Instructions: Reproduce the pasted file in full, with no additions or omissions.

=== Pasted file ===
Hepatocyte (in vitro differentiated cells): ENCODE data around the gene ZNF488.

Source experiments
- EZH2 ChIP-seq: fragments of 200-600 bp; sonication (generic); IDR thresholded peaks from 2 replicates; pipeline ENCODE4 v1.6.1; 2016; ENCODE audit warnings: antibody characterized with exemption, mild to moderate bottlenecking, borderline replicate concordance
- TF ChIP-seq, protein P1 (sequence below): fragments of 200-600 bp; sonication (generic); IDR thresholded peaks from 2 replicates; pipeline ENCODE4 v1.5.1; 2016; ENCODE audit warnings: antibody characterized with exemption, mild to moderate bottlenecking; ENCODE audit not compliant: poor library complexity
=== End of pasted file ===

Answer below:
Hepatocyte (in vitro differentiated cells): ENCODE data around the gene ZNF488.

Source experiments
- EZH2 ChIP-seq: fragments of 200-600 bp; sonication (generic); IDR thresholded peaks from 2 replicates; pipeline ENCODE4 v1.6.1; 2016; ENCODE audit warnings: antibody characterized with exemption, mild to moderate bottlenecking, borderline replicate concordance
- TF ChIP-seq, protein P1 (sequence below): fragments of 200-600 bp; sonication (generic); IDR thresholded peaks from 2 replicates; pipeline ENCODE4 v1.5.1; 2016; ENCODE audit warnings: antibody characterized with exemption, mild to moderate bottlenecking; ENCODE audit not compliant: poor library complexity